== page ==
I am a writer and filmmaker whose first book, Get Close: Lean Team Documentary Filmmaking is now available from Oxford University Press. Along with my wife and filmmaking partner, writer Ann Hedreen (Her Beautiful Brain), we own White Noise Productions, where we’ve made more than 160 short documentaries for non-profit organizations.
My current film, now in festivals, is Slow Revolution, winner of an Honorarable Mention award from Cine Pobre, which screens only self-financed films.
My other feature length films include My Mother Was Here , which won the Audience Award at the Tacoma Film Festival and was an official selection of the 2019 Sebastopol Documentary Film Festival. It is now available on Vimeo-on-Demand. Other films include 30 Frames A Second: The WTO in Seattle (2000), which won several Best Documentary awards, was named one of the Top Ten films of the year by the American Library Association, and one of the Best Undistributed Films of 2001 by The Village Voice. In the last 19 years Ann and I have also produced Quick Brown Fox: An Alzheimer’s Story, The Church on Dauphine Street (set in post-Katrina New Orleans), and Zona Intangible, set in a squatter city near Lima, Peru.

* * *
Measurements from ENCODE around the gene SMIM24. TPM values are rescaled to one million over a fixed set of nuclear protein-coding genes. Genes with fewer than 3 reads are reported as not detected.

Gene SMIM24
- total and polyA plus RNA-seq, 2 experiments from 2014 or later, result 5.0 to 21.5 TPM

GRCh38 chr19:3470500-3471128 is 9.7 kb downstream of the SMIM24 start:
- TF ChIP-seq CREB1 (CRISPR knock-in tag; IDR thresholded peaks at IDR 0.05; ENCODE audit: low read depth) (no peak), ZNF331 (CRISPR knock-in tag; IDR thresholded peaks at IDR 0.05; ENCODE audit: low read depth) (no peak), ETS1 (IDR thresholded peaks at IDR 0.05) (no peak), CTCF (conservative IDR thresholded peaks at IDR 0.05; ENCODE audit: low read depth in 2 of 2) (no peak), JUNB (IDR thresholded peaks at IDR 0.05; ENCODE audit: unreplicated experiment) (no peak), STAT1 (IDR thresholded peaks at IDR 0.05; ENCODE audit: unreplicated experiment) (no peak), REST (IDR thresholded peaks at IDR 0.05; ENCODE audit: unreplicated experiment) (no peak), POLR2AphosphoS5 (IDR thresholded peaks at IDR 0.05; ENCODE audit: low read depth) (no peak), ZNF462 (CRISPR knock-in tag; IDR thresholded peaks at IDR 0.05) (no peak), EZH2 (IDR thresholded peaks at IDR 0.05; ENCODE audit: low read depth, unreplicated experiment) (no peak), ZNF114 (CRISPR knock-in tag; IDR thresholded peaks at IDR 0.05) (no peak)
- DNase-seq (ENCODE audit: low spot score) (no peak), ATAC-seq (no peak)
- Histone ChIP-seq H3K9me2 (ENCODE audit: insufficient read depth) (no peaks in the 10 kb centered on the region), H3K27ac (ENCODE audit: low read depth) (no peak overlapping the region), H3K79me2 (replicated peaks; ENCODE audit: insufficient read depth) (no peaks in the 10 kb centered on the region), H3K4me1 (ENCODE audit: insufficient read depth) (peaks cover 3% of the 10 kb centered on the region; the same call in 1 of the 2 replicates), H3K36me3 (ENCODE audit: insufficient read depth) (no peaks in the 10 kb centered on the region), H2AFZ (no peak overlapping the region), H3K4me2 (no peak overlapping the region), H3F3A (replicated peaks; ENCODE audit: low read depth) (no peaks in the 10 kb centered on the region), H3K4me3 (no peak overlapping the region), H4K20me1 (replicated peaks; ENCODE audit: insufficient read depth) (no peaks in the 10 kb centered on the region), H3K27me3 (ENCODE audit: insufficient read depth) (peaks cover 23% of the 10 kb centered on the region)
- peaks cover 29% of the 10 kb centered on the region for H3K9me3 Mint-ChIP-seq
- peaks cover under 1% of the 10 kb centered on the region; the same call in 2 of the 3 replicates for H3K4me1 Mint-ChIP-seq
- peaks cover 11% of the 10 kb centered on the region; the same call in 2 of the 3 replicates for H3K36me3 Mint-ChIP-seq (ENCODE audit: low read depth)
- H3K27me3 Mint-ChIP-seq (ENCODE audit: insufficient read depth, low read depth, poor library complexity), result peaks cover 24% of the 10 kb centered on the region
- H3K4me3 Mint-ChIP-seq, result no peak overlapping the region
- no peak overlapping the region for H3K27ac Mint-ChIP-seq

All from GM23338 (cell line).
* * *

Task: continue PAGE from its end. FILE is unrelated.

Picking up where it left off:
All of our documentaries can be rented or downloaded from Vimeo On Demand.
Before I became a filmmaker, I worked as a cameraman/editor/producer in local TV news in Reno, Colorado Springs, and Seattle. In the ‘90s I freelanced as a CBS News cameraman and won a national Emmy for a series of stories shot in North Korea. During my time with CBS I was paid well, traveled often, stayed in sweet hotels on an expense account, and worked a lot of overtime. I’ve never made that kind of money since!
I graduated with a not entirely useless degree in Broadcast Journalism from the University of Washington. I’ve also written film criticism for Moviemaker, Crosscut, and KBCS.FM, a really lovely community radio station where I host the Americana program Road Songs (whose patron saint is Townes Van Zandt). Ann and I live in Seattle and are thankful our grown kids, writer Claire Thompson and filmmaker-photographer Nick Thompson, like to hang out with us.